The U.K. launched a wide-reaching criminal investigation Monday to catch people who may have manipulated the foreign exchange market.
London is the world's largest trading hub for foreign currencies -- a market worth roughly $5.3 trillion a day.
Financial regulators around the world have been looking into the issue, with internal and external probes involving UBS (, )Deutsche Bank (, )Barclays ( and the )Royal Bank of Scotland (, among others. )
The new investigation by the U.K. Serious Fraud Office is specifically focusing on individuals working in banks and financial institutions, and is being conducted in partnership with the U.S. Department of Justice.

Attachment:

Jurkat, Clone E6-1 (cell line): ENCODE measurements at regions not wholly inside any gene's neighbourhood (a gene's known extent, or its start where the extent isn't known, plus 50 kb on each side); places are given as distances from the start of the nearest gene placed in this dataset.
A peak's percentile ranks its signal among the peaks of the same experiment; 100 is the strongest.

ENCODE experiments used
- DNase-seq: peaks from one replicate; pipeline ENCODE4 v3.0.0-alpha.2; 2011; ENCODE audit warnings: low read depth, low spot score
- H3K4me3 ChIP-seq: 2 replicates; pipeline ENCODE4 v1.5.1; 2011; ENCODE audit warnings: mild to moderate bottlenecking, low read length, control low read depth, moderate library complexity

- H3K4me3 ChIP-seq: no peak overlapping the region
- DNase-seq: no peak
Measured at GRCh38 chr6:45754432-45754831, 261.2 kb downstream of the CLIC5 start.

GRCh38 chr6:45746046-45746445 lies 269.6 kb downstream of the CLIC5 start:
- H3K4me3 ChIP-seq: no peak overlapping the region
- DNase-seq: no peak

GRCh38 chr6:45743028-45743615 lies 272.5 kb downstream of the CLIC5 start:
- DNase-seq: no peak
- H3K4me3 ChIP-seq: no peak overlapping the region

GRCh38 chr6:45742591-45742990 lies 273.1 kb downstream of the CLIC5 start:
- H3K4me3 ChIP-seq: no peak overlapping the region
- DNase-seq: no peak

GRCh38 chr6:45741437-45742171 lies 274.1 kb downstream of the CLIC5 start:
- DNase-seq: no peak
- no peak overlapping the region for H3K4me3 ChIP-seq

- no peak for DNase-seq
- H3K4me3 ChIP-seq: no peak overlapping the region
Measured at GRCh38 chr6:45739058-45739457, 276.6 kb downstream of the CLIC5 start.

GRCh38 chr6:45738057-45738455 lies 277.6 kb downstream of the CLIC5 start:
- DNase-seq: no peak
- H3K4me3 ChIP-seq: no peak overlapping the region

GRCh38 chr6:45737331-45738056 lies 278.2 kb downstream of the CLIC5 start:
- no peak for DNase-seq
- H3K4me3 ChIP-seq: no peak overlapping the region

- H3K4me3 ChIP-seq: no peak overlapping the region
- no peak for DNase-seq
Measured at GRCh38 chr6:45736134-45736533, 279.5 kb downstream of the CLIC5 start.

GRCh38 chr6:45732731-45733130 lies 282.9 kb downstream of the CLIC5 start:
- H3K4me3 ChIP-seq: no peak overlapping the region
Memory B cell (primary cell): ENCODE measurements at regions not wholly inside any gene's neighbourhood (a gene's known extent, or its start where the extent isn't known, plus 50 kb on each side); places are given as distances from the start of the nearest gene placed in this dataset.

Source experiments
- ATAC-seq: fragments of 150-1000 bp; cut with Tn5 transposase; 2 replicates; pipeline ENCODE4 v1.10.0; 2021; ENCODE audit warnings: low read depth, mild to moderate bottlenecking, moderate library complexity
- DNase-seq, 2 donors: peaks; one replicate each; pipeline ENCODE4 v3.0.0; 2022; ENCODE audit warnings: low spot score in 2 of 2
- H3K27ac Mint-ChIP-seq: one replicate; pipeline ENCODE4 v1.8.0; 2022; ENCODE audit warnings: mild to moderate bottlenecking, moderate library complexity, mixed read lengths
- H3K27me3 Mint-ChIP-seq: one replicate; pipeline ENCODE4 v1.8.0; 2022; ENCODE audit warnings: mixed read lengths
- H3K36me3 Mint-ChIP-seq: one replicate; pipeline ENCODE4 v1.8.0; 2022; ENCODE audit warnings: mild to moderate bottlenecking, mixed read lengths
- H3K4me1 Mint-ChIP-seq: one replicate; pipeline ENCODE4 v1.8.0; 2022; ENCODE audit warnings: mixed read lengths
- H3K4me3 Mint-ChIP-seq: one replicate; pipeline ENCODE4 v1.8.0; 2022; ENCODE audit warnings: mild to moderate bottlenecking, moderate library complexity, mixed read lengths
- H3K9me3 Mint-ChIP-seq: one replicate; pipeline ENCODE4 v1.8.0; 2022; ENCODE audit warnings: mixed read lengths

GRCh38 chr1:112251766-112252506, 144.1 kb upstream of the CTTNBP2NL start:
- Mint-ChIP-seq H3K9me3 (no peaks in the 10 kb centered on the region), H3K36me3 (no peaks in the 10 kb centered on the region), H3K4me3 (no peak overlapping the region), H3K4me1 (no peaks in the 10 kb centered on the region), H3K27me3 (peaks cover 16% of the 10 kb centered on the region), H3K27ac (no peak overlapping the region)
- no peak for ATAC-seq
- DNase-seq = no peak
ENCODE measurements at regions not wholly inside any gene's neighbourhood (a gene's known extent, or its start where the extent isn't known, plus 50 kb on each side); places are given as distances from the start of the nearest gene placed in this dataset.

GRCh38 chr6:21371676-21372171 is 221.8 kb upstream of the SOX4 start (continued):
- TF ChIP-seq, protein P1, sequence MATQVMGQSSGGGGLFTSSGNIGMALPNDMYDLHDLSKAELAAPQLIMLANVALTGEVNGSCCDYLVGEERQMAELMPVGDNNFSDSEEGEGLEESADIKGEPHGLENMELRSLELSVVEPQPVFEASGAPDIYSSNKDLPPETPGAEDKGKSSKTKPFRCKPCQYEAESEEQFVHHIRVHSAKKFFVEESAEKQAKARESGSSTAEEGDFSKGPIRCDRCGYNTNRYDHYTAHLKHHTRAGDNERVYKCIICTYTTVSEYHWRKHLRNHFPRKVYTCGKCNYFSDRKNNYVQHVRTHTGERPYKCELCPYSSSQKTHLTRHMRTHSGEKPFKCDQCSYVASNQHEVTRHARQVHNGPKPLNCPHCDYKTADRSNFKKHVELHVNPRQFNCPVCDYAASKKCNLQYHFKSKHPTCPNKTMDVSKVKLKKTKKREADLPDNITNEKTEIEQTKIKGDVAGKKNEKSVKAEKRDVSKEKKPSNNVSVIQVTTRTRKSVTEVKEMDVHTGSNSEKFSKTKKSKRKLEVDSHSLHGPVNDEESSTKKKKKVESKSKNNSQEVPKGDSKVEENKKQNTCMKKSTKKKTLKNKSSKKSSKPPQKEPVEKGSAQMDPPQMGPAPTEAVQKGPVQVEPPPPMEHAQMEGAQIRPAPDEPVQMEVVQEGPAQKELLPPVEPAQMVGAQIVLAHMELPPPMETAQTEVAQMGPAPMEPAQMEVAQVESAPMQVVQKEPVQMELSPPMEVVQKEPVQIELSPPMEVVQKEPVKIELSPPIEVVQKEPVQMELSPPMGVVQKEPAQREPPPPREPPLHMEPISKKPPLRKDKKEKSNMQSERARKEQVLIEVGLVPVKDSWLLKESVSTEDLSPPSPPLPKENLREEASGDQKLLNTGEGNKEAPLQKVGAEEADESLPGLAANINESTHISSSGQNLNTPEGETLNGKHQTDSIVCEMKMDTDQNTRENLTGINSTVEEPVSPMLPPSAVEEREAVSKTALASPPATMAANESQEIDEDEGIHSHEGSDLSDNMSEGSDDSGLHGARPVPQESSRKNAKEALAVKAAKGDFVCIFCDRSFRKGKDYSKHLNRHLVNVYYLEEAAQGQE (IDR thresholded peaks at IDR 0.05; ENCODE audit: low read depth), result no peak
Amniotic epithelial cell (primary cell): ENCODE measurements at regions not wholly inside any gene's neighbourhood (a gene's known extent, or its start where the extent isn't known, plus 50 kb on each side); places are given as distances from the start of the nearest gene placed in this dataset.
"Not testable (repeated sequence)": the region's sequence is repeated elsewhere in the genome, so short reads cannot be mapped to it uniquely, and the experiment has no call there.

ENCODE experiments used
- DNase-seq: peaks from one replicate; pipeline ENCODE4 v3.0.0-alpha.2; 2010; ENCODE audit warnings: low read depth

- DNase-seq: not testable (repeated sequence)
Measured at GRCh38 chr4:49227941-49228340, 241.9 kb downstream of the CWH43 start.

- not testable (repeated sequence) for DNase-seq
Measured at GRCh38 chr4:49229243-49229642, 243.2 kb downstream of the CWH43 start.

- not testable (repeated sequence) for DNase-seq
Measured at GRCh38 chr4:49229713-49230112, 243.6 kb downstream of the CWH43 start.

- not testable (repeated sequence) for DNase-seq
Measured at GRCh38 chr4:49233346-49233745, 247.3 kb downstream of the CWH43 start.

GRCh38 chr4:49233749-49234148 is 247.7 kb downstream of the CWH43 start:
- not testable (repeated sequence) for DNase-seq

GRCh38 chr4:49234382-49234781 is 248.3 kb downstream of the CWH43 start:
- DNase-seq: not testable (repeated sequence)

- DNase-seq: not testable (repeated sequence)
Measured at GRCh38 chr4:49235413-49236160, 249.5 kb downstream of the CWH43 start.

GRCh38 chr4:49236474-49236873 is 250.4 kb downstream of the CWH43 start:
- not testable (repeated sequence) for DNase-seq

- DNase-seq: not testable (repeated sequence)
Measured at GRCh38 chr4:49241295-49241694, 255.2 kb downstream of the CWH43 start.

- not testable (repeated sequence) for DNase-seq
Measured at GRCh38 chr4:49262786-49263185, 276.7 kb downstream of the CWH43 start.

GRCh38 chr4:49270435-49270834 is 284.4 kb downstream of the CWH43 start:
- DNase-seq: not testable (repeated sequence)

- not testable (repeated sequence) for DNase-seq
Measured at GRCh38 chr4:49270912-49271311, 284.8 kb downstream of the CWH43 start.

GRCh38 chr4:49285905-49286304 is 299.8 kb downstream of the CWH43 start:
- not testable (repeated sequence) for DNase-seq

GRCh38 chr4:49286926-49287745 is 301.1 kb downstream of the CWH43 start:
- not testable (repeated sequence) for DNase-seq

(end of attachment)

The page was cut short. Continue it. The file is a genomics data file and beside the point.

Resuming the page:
In March, an employee of England's central bank was suspended in connection with the possible manipulation of the global currency market.
The Bank of England suggested the employee may not have followed its "rigorous internal control processes," however, it said an internal investigation had not turned up any wrongdoing.
There have also been probes into the fixing of the London Interbank Offered Rate, or Libor -- a benchmark used to set everything from student loan rates to mortgage rates. Banks have been fined billions and traders have faced criminal charges as a result.